Astronomers Discover New Pink World at Edge of Solar System

Astronomers Discover New Pink World at Edge of Solar System

Astronomers have discovered a new, frozen pink tinted world at the edge at of the solar system and are over seven billion miles away the sun. It is only the second such planet that has been discovered in an area of space out from Pluto long considered a cosmic wasteland. Up until now, the only known dweller in this part of the solar system was a dwarf planet which had been found back in 2003 and was given the name Sedna after the mythological goddess who formed the sea creatures that dwelled in the Arctic.

This latest find has shown that Sedna is not one of a kind. Astrophysicists can now have the confidence that there is a whole new region to explore. It had been for many years that astronomers had looked in vain for signs of any other Sednas in the little studied borders of edges of the solar system. However, this new planet, right now being called, 2012 VP113, was found by using a new type of camera that was placed on a ground telescope located in the country in Chile by Scott Sheppard, who worked for the Carnegie Institution in Washington, D.C.

Similar to Sedna, VP113 is also a dwarf planet. It has been nicknamed “Biden” in a humorous way after Vice President Joe Biden due to the VP initials. It is believed to measure around 285 miles across, or around half the distance of Sedna. It is also frigid in temperature with the average being about minus 435 degrees Fahrenheit. But different to shiny, red Sedna, the newfound planet is much more pinkish in color and is more faint, which has made it extremely hard to find.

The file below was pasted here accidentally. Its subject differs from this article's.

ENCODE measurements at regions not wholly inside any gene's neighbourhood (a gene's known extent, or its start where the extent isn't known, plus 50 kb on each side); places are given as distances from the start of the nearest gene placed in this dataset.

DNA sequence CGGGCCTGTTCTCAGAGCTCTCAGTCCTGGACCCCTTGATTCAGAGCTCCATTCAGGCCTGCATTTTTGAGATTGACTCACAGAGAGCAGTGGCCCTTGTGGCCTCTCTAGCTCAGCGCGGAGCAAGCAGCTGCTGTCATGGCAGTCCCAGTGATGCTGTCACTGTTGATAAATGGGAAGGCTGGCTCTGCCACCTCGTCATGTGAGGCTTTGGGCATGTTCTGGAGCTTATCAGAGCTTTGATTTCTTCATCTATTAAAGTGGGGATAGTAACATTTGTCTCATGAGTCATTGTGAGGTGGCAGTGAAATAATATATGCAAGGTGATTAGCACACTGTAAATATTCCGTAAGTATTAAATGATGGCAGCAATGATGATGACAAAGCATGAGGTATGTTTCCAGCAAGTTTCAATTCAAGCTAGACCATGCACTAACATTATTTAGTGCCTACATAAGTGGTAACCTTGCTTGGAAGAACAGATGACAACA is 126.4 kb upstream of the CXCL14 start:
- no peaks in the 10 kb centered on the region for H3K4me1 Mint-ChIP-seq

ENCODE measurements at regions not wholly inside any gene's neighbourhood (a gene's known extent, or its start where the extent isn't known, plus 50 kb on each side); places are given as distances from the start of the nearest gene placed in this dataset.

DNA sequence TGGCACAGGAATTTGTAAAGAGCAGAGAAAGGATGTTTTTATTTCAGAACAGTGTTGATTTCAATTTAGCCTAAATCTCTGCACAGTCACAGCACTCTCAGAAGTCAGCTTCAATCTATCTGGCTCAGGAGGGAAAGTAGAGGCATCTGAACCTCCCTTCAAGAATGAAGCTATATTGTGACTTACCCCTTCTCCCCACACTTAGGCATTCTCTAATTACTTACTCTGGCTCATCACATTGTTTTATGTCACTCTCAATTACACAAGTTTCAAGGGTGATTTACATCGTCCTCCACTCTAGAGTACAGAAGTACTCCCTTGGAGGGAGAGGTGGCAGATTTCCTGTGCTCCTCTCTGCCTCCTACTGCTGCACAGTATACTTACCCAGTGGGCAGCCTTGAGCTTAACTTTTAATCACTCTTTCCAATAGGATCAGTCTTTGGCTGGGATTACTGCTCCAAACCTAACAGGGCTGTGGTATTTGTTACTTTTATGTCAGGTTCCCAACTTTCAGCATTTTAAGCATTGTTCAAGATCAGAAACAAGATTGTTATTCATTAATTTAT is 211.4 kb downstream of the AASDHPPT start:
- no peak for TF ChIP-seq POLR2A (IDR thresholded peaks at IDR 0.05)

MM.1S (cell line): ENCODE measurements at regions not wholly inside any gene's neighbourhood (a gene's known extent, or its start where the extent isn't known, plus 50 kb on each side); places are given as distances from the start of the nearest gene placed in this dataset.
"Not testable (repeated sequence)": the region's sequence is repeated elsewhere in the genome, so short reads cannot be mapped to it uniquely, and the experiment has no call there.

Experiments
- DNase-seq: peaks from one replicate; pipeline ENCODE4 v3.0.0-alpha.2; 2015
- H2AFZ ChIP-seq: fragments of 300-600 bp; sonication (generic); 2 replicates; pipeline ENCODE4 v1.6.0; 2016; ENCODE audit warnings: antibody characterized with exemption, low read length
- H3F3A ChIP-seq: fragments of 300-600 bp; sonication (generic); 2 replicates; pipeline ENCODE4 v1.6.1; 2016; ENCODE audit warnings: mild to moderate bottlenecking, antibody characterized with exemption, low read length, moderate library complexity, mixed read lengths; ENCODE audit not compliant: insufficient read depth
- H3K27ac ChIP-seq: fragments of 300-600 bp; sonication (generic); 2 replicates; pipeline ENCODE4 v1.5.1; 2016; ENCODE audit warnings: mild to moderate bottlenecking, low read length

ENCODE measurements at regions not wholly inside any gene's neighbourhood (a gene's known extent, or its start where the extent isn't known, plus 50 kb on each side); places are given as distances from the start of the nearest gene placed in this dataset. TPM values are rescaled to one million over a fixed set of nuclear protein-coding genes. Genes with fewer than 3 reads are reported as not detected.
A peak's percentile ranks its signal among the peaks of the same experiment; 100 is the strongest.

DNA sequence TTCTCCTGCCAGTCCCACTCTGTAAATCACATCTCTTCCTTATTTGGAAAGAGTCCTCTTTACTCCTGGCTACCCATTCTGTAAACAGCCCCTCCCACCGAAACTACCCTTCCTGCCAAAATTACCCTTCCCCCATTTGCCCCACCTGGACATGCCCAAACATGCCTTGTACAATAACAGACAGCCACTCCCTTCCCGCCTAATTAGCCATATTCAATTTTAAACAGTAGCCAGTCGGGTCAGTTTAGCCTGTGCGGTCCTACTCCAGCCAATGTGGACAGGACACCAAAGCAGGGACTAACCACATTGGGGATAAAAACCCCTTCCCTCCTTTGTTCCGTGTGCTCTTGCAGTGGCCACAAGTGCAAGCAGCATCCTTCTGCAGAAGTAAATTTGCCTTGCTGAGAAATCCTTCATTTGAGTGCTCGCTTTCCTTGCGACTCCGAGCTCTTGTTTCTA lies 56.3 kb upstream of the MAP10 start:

VP and Sedna exist in in what is known as the inner part of the Oort cloud in the very outer part of the solar system. This is from where many comets are believed to come from. When Sedna was found so far away, it seemed like a total fluke. But finding VP is starting to make it appear like that just might be a normal place for planets to be.

It is now being estimated by astronomers that there could be thousands of comparable objects inside the Oort cloud. One astrophysicist declared that the objects were not exclusive. There was probably a large number out there but not all were visible to telescopes because they are just so far away and it takes a very long time for them to go by the sun. VP and Sedna were noticed when they were at their nearest approach by the sun, which let sunlight to strike both of them and then spring back to the Earth for observation.

Now that it has been discovered that Sedna has some company, and most likely lots more, astronomers will be on the look-out for more in an attempt to learn how they and the solar system were both created and then progressed. Astronomers feel the discovery of the frozen pink tinted world at the edge at of the solar system called VP is amazing. It is the second such planet that has been discovered in an area of space out from Pluto in a region long thought a cosmic wasteland. Up until this time, the only other known dweller in this part of the solar system was a dwarf planet which had been found back in 2003 and was given the name Sedna after the mythological goddess who formed the sea creatures that dwelled in the Arctic.

By Kimberly Ruble

Sources:

ABC News

CNN

The Washington Post

Leave a Reply

Your email address will not be published.